The idea that nurse practitioners are qualified to serve as substitutes for physicians it truly worrisome. There is a reason why nurse practitioners are not physicians – they don’t have the same level of training and expertise. Surely, there are patients with fairly simple medical complaints, which probably could be addressed by nurse practitioners; however, what about the inevitable complex patient? Are nurse practitioners sufficiently trained to simultaneously recognize the interplay of multiple medical conditions, as well as determine the interplay of necessary medications, radiographic studies and necessary follow up care? I for one will make sure to be seen by a physician.

Contributing author: Jon Stefanuca

We've Heard of MRSA – Now We Learn that Doctors Struggle to Treat Gram-Negative Bacterial Infections – NYTimes.com

Saturday, February 27th, 2010

An article in yesterday’s New York Times by Andrew Pollack - Doctors Struggle to Treat Gram-Negative Bacterial Infections – NYTimes.com – brings to the public’s awareness that  Gram-negative organisms such as Klebsiella pneumoniae and Acinetobacter are becoming almost as common but have very few treatment options in the form of effective antibiotic coverage.        

The bacteria, classified as Gram-negative because of their reaction to the so-called Gram stain test, can cause severe pneumonia and infections of the urinary tract, bloodstream and other parts of the body. Their cell structure makes them more difficult to attack with antibiotics than Gram-positive organisms like MRSA.

Mr. Pollack reports that “[a]ccording to researchers at SUNY Downstate Medical Center, more than 20 percent of the Klebsiella infections in Brooklyn hospitals are now resistant to virtually all modern antibiotics. And those supergerms are now spreading worldwide.”

The number of infections occurring annually in hospitals is simply staggering – roughly 1.7 million hospital-associated infections, according to the Centers for Disease Control and Prevention. More horrifying is the CDCP’s estimate that when taking into account all types of bacteria combined, these organisms cause or contribute to 99,000 deaths each year.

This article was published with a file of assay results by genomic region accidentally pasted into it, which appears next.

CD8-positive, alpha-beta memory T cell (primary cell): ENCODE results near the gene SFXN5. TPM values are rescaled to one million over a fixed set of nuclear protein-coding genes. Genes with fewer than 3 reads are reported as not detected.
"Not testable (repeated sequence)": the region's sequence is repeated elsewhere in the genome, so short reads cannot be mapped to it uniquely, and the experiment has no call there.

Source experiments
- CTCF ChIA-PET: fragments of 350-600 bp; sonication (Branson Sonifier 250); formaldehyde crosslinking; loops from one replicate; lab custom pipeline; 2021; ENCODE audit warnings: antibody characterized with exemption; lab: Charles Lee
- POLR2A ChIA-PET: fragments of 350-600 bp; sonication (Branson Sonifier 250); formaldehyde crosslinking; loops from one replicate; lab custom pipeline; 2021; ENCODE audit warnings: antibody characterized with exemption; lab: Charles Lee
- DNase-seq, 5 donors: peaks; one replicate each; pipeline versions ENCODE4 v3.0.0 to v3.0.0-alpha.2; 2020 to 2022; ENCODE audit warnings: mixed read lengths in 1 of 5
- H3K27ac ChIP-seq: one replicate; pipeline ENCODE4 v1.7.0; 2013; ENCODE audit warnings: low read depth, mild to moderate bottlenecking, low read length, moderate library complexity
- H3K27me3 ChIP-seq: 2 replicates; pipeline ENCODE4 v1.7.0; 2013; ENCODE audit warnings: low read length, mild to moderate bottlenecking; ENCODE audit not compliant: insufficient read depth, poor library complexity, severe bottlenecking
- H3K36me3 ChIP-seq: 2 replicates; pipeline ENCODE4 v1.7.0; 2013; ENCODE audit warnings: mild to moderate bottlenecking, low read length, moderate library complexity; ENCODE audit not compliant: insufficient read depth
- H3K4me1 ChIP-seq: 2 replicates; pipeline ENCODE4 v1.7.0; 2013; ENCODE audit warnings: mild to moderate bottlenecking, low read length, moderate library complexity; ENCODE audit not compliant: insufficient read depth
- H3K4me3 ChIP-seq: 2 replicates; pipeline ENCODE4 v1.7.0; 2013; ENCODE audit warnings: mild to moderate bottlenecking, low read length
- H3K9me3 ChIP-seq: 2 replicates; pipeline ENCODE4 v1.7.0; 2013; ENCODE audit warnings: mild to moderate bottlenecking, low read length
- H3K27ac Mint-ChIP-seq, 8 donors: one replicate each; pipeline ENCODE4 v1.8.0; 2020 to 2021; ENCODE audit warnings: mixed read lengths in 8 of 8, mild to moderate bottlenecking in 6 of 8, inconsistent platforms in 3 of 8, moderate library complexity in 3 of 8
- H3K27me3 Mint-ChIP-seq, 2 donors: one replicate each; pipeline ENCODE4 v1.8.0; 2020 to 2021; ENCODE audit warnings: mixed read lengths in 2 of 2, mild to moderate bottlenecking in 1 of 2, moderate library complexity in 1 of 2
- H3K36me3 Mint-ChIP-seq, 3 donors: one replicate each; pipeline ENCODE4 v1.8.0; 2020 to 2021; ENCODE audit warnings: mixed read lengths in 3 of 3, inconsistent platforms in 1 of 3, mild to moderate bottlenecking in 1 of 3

“For Gram-positives we need better drugs; for Gram-negatives we need any drugs,” said Dr. Brad Spellberg, an infectious-disease specialist at Harbor-U.C.L.A. Medical Center in Torrance, Calif., and the author of “Rising Plague,” a book about drug-resistant pathogens.

Mr. Pollack’s article also sheds light on yet another little-known but equally tragic fact – a physician’s choices in treating some of these deadly Gram-negative bacteria are not without significant risks to the patient – neuro and nephrotoxicity.

Doctors treating resistant strains of Gram-negative bacteria are often forced to rely on two similar antibiotics developed in the 1940s — colistin and polymyxin B. These drugs were largely abandoned decades ago because they can cause kidney and nerve damage, but because they have not been used much, bacteria have not had much chance to evolve resistance to them yet.

“You don’t really have much choice,” said Dr. Azza Elemam, an infectious-disease specialist in Louisville, Ky. “If a person has a life-threatening infection, you have to take a risk of causing damage to the kidney.”

As many are aware or becoming increasingly aware, the drug-resistant bacteria are believed to be the by-product of overuse of antibiotics by healthcare providers over the past many decades.  Specialists in infectious disease have been vocal advocates for the judicious use of antibiotic therapy and avoidance of the ‘take a pill’ first approach by many front line providers such as internists.

In his article, Mr. Pollack provides a link to a campaign started by the parents of a 27 year old young man, who survived his post-operative, hospital-acquired MRSA infection twice only to die a victim of a Gram-negative organism, Enterobacter aerogenes. These advocates for prevention of hospital-acquired infections, Armando and Victoria Nahum, started the Safe Care Campaign.  A visit to this site is most instructive and we invite you to do so.